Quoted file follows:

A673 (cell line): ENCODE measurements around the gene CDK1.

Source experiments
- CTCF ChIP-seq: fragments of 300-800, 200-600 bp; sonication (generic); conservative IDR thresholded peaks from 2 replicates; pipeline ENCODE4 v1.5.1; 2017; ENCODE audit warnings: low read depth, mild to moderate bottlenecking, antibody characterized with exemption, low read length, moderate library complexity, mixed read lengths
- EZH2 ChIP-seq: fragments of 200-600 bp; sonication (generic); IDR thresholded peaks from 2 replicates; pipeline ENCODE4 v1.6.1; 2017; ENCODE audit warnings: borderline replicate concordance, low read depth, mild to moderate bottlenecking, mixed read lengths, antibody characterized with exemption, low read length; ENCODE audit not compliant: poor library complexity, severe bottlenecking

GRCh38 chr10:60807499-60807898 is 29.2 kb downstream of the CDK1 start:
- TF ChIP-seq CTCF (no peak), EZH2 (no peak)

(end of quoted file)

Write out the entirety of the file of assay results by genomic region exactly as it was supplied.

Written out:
A673 (cell line): ENCODE measurements around the gene CDK1.

Source experiments
- CTCF ChIP-seq: fragments of 300-800, 200-600 bp; sonication (generic); conservative IDR thresholded peaks from 2 replicates; pipeline ENCODE4 v1.5.1; 2017; ENCODE audit warnings: low read depth, mild to moderate bottlenecking, antibody characterized with exemption, low read length, moderate library complexity, mixed read lengths
- EZH2 ChIP-seq: fragments of 200-600 bp; sonication (generic); IDR thresholded peaks from 2 replicates; pipeline ENCODE4 v1.6.1; 2017; ENCODE audit warnings: borderline replicate concordance, low read depth, mild to moderate bottlenecking, mixed read lengths, antibody characterized with exemption, low read length; ENCODE audit not compliant: poor library complexity, severe bottlenecking

GRCh38 chr10:60807499-60807898 is 29.2 kb downstream of the CDK1 start:
- TF ChIP-seq CTCF (no peak), EZH2 (no peak)